A new report from KPMG has found that only 46% of financial institutions around the world have a strategy in place to benefit from the ongoing advances in financial technologies.
This is despite the fact that fintech is identified by 57% of institutions as the greatest source of disruption.
The lack of strategy varies widely between sectors within the financial world. 64% of asset management companies are reported to have fintech strategies in place, followed by 50% of banks and only 43% of insurance businesses.
The new report, Forging the future: Embracing fintech to evolve and grow surveyed 160 financial institutions across 36 countries and conducted in-depth interviews with financial services executives.
Banking, Insurance, Asset Management
The report highlights the areas in which the financial services sector is hoping to make use of the ongoing fintech revolution. Enhancing customer experience is the most important aspect for all financial services sectors: banking (75%), insurance (86%) and asset management (74%).
This is followed by transforming current capabilities, where again all three sectors, banking (48%), insurance (47%) and asset management (57%) agree.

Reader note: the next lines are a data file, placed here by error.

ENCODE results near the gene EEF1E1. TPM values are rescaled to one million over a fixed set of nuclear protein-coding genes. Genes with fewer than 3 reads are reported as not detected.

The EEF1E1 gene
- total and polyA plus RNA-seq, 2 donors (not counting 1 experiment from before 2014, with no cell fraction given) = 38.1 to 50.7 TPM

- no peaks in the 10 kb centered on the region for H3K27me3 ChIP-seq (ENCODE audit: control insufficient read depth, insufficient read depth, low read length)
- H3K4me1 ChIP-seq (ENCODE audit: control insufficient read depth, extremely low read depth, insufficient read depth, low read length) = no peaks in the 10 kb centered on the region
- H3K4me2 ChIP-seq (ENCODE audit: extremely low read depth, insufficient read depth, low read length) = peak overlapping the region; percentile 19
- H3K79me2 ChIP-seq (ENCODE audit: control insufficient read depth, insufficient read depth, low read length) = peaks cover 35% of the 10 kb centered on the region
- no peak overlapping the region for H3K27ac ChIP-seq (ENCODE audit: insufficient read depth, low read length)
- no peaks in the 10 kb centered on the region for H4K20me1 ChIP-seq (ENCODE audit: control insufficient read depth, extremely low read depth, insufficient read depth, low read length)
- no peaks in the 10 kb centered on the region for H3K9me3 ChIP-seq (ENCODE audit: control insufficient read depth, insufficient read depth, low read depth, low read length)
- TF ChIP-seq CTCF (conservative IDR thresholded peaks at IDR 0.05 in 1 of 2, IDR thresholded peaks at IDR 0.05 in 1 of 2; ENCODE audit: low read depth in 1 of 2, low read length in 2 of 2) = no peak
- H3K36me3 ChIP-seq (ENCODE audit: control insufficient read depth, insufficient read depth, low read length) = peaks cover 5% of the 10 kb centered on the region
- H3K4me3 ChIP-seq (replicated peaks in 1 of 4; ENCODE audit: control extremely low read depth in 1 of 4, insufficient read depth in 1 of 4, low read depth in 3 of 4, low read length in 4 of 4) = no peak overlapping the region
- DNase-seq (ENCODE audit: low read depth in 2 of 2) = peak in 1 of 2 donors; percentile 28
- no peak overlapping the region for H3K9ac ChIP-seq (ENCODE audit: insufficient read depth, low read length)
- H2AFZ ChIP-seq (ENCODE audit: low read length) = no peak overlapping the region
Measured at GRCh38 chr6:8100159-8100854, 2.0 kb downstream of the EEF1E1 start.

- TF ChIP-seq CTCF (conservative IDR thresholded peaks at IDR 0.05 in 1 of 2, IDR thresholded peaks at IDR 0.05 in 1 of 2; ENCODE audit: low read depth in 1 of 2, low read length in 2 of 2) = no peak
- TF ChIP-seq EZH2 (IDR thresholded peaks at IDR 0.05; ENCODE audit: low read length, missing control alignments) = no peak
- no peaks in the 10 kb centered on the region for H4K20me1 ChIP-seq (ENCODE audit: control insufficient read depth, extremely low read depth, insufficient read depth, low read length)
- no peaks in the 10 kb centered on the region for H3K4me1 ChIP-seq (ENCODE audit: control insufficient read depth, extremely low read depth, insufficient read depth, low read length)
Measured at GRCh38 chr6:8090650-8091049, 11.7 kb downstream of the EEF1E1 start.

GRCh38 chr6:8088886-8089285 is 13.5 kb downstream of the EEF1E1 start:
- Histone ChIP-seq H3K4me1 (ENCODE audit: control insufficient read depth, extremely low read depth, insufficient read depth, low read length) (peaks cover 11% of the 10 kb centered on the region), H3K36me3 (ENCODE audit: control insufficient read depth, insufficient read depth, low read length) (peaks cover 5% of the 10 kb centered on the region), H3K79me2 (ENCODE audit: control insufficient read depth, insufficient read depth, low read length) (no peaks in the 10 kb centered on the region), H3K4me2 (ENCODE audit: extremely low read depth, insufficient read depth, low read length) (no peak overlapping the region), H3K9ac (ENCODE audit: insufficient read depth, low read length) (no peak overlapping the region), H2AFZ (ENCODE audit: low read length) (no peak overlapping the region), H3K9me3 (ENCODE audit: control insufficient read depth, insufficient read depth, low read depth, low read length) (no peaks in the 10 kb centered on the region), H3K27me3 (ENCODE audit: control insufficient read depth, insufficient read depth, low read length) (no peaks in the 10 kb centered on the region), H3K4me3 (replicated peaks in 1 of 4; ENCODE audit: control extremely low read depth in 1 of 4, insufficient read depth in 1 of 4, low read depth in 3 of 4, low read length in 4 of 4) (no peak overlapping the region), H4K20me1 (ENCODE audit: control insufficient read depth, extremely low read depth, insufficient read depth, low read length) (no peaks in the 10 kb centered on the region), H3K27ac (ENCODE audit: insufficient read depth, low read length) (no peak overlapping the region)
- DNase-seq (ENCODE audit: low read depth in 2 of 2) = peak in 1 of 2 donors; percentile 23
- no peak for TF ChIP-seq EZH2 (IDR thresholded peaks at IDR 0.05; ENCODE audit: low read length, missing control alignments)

After this, opinion varies widely over areas such as delivering cost efficiencies, protecting core business against threats, expanding new lines of business and developing new artificial intelligence-driven investment strategies.
The majority of financial companies see the greatest innovation and disruption coming from fintech startups (72%), as opposed to existing tech companies (52%) or from within the financial companies themselves (36%).
Scotland’s Fintech Sector
David Ferguson, the founder and CEO of Nucleus Financial Group, told DIGIT: “It is a useful report, which certainly presents a fair reflection of the state of the nation within the financial world. One of the most interesting elements is the focus on customer experience, as opposed to the technology.
“At Nucleus we’ve been aware for some time that the cultural and management changes demanded by shifting corporate focus to customer needs, in many cases outweighs the technology shifts. The report underlines this.”
Mickael Paris who works with Fintech Scotland, the organisation focused on helping Scotland become a recognised global fintech pioneer, told DIGIT: “FinTech Scotland’s mission is to strengthen the fintech eco-system. That’s why we work closely with small, agile start-ups and larger financial services companies.
“We are witnessing a perfect storm with tech companies often missing the business acumen and big businesses struggling to innovate beyond regulatory changes and processes. Both would benefit massively from increased collaboration which is something Fintech Scotland can facilitate.”
The report concludes:
At the rate the industry is evolving, financial products and services – and the technological infrastructure behind them – will look remarkably different in a decade. Financial institutions that take the time to define their fintech strategy and align it to their future vision and business goals, will be best positioned to forge the future of financial services.